Devising Interactive Dissolution Experiment for Pharmacy Students (part I): Use of USP Type II Apparatus for Comparison of Immediate Release and Enteric Coated Tablets in Time Varying pH Conditions
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Article Type: Research Article Published: Sep. 24, 2016 Pages: 83-87
DOI: Views 1319 Downloads 46
Laboratory experiments are valuable tool for enhancing student’s understanding of theory and practice of science. This manuscript is first part of series which reports interactive dissolution experiments to enhance student’s perception about how conventional and advanced dosage forms are processed by the human body after oral administration. We used USP type II apparatus for this experiment at paddle speed at 50 rpm and temperature at 37°C. pH variations were simulated using hydrochloric acid (HCL) for acidic pH and sodium hydroxide (NaOH) to neutralize it. Commercially available immediate release (Disprin CV) and enteric coated tablets (Loprin) were used as model pH independent and pH sensitive drug delivery systems, respectively. Results showed that immediate release tablet released all contents at acidic pH in less than one minute. On the other hand, enteric coated tablets remained unaffected at acidic pH during 30 min exposure time. When pH of the medium reached to neutral, enteric coated tablet also started releasing drugs and whole drug was released in about 30 min. This study provided students with visual presentation of how enteric coated and immediate release tablets may differ in pattern of drug release in different regions of gastrointestinal tract. Students participated actively in the laboratory experiment and forecasting expected results.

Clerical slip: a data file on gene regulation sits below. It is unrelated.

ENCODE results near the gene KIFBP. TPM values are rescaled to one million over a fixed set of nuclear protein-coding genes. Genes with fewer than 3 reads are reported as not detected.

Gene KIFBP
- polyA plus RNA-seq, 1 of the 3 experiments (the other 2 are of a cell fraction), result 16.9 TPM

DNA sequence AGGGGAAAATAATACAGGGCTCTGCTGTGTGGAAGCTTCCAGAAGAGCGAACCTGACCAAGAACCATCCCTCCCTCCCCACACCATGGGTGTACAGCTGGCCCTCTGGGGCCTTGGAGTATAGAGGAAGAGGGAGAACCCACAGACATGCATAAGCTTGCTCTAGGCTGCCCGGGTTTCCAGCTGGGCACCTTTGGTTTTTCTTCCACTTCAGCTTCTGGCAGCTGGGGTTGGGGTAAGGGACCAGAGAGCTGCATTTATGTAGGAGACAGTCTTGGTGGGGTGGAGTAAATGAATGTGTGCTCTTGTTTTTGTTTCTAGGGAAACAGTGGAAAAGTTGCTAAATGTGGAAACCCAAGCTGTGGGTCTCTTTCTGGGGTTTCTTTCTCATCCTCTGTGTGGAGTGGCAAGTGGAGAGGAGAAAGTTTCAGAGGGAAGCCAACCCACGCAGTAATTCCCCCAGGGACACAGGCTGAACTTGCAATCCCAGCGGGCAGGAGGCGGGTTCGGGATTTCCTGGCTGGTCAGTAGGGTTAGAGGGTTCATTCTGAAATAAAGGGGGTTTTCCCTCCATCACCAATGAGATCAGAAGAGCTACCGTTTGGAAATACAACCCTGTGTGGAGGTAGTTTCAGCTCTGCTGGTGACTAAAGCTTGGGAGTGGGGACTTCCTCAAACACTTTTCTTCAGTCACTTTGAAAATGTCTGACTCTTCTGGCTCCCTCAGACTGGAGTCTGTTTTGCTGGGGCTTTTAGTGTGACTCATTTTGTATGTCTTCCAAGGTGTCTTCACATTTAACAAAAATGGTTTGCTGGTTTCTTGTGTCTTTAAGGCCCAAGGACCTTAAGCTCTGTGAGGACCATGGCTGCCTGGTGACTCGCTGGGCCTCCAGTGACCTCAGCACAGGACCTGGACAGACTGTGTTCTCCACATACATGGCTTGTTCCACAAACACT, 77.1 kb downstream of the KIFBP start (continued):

Keywords: Laboratory experiments, dissolution studies, pH sensitive, drug release.
To cite this article: Madni, A., Kanwal, R., Tariq, M., Baloch, A., Shah, K., Jabbar, A., Khan, M.I., Rehman, M., 2016. Devising Interactive Dissolution Experiment for Pharmacy Students (part I): Use of USP Type II Apparatus for Comparison of Immediate Release and Enteric Coated Tablets in Time Varying pH Conditions. PSM Biol. Res., 01(2): 83-87.